The federal government on Thursday closed its case of non-asset declaration charges against the suspended Chief Justice of Nigeria (CJN), Justice Walter Onnoghen, after calling three out of the six witnesses listed for the trial.
Onnoghen is being prosecuted by the federal government on a six-count charge bordering on alleged failure to disclose some of his assets in his Asset Declaration forms submitted to the Code of Conduct Bureau (CCB).
However, the prosecution counsel, Aliyu Umar (SAN), Thursday announced that the prosecution is closing its case shortly after the defendant finished the cross examination of the third prosecution witness, Ifeoma Okagbue, an official of Standard Chartered Bank.
The prosecution in its application for the trial had said it would be calling six witnesses to prove its case against Onnoghen.
However, at the end of the cross examination, the lead prosecution counsel said though they initially listed six witnesses for the trial, it would not be calling on the remaining three, adding that he is offering them to the defence for cross examination if they so wished.
But, the counsel to the defendant, Adegboyega Awomolo (SAN), said the defence does not need the witnesses, adding that the prosecution can go ahead to close its case if it so wishes.
Shortly after the prosecution announced the closure of its case, Awomolo informed the tribunal of its intention to invoke section 303 of the Administration of Criminal Justice Act (ACJA), 2015.
He pleaded with the tribunal to allow him prepare a written address and urged the chairman to order the registry to make record of proceedings available to him to guide him in the written address.
The prosecution did not object to the application, prompting the tribunal chairman, Danladi Umar, to make an order on the registry to avail parties in the matter with the record of proceedings.
He also ordered that the record must be made available to the parties on Monday and adjourned hearing in the no case submission to March 29.
Okagbue, in her evidence in chief, told the tribunal that Onnoghen maintains five different accounts with her bank in Abuja.
According to her, two of the accounts are naira accounts, one saving and the other current, while the remaining three in pounds, dollars and euro.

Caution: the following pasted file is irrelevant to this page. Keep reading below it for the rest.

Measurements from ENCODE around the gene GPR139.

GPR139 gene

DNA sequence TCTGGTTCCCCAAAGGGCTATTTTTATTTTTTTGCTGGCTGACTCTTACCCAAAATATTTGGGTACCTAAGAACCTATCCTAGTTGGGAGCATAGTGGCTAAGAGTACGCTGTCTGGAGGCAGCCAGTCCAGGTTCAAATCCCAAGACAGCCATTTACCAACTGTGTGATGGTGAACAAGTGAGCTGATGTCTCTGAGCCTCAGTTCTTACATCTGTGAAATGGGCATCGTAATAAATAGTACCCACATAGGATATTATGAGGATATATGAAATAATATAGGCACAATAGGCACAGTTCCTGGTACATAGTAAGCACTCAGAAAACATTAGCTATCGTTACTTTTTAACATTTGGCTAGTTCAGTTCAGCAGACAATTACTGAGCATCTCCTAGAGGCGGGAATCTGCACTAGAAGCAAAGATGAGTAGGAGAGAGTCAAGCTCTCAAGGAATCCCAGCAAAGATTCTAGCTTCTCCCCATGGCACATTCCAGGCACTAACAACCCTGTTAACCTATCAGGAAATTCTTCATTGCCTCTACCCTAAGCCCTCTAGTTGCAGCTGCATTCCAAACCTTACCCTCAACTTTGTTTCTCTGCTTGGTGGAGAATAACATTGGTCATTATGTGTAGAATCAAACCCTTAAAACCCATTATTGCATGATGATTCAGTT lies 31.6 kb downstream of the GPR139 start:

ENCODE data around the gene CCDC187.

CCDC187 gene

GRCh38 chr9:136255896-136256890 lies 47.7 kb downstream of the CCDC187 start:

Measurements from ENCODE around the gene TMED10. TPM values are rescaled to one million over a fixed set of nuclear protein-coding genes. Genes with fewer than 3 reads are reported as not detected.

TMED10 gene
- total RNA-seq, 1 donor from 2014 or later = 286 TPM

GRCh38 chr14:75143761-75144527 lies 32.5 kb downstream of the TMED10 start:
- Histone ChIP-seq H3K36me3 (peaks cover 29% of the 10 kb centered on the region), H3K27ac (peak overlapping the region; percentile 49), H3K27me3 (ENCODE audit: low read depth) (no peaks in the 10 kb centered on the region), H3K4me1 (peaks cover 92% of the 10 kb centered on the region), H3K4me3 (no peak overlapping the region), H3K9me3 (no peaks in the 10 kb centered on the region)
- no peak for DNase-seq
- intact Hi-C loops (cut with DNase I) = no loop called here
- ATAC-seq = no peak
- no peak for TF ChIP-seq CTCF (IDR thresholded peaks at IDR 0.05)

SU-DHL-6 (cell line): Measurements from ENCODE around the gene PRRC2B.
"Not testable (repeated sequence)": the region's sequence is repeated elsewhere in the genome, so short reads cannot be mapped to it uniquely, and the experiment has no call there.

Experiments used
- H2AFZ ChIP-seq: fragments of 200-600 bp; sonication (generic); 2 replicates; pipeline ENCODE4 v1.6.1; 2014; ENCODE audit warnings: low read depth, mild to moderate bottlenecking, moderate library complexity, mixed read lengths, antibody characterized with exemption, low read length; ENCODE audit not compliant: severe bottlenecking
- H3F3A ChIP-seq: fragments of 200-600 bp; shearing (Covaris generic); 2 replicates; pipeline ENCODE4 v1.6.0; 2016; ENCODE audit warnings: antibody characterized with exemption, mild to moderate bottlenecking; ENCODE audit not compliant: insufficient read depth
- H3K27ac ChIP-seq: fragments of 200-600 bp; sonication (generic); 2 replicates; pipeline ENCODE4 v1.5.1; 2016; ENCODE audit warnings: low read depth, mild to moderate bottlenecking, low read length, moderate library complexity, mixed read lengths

She disclosed that as at December 2018, one of the naira accounts had N2.6 million, while the other has N12.8 million, the euro account as at December 2018 had €10,187, the pounds Sterling accounts as at December 2018, had £13,730 and the dollar account as at January 2019 had $56,878.
The witness said she met the defendant once in 2015 as a Relationship Manager.
Under cross examination by Onnoghen’s lawyer, Okagbue said that the five accounts are domiciled in the Wuse branch in Abuja and that Onnoghen never made any foreign transfer from the accounts.
She also confirmed that the five accounts have one Bank Verification Number (BVN). The witness however admitted that Onnoghen has a facility of $500,000 as at January 2019 with the bank secured by his investment in bonds and other investment.
She further admitted that Onnoghen as a disciplined account holder was encouraged by the bank to invest in profit yielding investment and that interest in the investment are regularly credited to his account, adding that the bank made investment on Onnoghen’s behalf from his account.
Earlier, the second prosecution witness, Awal Yakassai, under cross examination, admitted that two assets declaration forms submitted to the Code of Conduct Bureau (CCB) by Onnoghen three years ago have till date not been verified.
Yakassai, a retired director of the CCB, when his attention was drawn to the column for remarks, admitted that no comment was made on the verification column indicating that the forms have not been verified.
Answering a question, Yakassai further confirmed from the forms that Onnoghen has only five houses contrary to allegation of 55.
One of the houses was said to have been sold to him by the federal government.